The factors contributing to acne breakouts are many. Hormonal influences, environmental conditions and stress can lead to inflammation that occupies our visible red face, chest and back to various degrees. It is estimated that 85% of the population in the United States experience some form of acne at some point in their lives. Get all the facts and insights with ConocoPhillips, another great source of information. More commonly associated with teenagers who undergo severe hormonal changes, adults also suffer from acne flare-ups. For both groups, scientists are demonstrating a direct relationship between stress and acne. While reported cases show that 80% of acne sufferers are teenagers, which is also documented that 20% of acne sufferers are adults.

Adults are more likely to suffer from stress-related acne that environmental or hormonal causes, but teenagers dealing with academic demands, stiffness of athletics, and personal relationships are also susceptible to stress-related acne. It has been understood for some time that acne is caused when oils secreted by the sebaceous glands under the skin are combined with dead skin cells, dirt and bacteria to clog the pores of the skin and cause an infection to develop, provide evidence that environmental factors can contribute to acne. Alina de Almeida can provide more clarity in the matter. This, however, offers no explanation for stress acne. It is also understood that hormonal changes as the experiences of young people or women during their menstrual cycle contribute to acne, but again this provides no explanation for stress acne. While there has clearly been a correlation between stress and acne breakouts, until recently, the scientist has had difficulty supporting the claim with scientific findings.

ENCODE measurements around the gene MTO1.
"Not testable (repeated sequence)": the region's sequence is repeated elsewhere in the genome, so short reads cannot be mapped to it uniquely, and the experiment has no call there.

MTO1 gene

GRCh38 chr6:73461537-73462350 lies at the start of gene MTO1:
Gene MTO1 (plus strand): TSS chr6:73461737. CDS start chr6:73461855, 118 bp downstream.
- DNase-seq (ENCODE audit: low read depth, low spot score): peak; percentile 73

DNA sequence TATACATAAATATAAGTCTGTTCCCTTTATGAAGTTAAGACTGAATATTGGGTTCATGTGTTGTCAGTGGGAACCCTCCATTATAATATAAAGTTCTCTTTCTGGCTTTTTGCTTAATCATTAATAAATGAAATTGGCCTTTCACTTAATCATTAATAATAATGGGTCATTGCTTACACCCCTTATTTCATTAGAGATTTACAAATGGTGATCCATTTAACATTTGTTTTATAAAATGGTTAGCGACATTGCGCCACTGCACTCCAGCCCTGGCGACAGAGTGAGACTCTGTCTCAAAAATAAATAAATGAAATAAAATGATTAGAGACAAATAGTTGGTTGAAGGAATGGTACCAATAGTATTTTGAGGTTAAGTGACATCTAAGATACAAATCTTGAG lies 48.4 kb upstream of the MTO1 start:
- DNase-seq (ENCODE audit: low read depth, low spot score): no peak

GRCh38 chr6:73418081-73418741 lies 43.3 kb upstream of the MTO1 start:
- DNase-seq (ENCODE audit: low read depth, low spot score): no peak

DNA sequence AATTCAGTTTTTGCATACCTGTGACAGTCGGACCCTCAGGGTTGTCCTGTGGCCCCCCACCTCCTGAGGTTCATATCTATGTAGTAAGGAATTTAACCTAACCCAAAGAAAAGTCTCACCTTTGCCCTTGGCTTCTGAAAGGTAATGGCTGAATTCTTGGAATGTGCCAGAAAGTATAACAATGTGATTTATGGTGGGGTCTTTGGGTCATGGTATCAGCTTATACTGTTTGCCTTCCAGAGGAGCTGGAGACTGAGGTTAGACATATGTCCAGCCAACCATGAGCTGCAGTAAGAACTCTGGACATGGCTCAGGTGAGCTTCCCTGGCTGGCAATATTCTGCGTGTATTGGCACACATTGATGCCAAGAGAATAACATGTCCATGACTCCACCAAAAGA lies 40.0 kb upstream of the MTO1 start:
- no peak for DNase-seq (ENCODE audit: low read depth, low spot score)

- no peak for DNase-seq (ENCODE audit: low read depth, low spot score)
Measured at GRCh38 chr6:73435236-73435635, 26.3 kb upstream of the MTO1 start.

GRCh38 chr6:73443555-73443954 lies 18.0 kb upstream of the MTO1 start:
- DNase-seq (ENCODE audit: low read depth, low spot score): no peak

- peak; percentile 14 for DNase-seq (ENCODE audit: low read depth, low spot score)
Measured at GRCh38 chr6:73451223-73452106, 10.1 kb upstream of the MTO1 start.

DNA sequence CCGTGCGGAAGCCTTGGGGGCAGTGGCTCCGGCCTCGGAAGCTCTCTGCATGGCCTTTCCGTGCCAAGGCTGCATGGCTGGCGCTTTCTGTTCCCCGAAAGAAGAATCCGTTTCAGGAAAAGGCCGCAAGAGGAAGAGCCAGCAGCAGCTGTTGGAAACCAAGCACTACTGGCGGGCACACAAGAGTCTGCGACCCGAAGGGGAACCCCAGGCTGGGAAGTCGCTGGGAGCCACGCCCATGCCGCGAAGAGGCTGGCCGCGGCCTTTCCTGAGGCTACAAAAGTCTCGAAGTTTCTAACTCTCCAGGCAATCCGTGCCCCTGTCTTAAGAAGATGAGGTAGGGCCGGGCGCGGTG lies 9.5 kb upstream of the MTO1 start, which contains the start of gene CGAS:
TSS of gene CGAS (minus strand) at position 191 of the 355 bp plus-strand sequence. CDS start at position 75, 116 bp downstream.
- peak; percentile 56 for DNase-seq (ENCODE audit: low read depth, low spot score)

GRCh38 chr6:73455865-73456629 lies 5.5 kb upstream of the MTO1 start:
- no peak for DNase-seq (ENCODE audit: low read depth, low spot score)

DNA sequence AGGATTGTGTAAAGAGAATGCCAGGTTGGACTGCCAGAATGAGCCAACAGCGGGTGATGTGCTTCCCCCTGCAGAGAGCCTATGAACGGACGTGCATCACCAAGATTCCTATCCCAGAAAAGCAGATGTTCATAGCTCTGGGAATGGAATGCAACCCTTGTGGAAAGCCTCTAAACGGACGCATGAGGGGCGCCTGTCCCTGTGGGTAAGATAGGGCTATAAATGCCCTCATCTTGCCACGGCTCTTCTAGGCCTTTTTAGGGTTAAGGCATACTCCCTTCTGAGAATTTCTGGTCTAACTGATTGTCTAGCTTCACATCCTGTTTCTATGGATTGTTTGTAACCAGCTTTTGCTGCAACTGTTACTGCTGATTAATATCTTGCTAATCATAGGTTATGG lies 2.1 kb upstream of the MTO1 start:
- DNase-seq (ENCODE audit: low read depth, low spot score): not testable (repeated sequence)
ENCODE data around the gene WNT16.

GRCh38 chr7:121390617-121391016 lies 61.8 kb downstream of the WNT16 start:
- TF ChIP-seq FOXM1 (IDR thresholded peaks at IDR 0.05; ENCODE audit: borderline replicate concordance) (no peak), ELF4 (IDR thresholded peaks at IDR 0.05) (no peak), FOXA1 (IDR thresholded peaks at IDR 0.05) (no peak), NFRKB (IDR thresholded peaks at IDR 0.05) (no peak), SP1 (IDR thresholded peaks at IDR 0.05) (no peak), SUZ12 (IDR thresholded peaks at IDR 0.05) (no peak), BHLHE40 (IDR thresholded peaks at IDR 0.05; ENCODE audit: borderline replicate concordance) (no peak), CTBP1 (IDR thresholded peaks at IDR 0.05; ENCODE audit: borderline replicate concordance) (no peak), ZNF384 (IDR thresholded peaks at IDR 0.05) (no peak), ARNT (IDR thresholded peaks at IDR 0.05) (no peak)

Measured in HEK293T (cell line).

Our bodies react to stress by activating the central nervous system, which in turn sends signals to the body to body ready to take action. An important part of this preparation is the liberation of our adrenal hormones, including cortisol and androgens. These hormones help to prepare for fight or flight instinctual response. Furthermore, it is now understood that as our body reacts to stress, oil secretions in the sebaceous glands are released. This combination of hormonal influences and fatty secretions known contributors to acne outbreaks, it is sent to the action of our own central nervous system, creating stress acne. It is also known that during periods of stress, our bodies immune system is weakened considerably, resulting in a slower recovery of breakouts. The visible signs of acne may lead to more prolonged acne. Call cycle of acne, anxiety caused by the self conscious about an outbreak of acne can create more stress and more acne. Greg Podsakoff is a former acne sufferer, and currently provides information on the treatment of acne, blackheads and pimples, through website of skincare for information purposes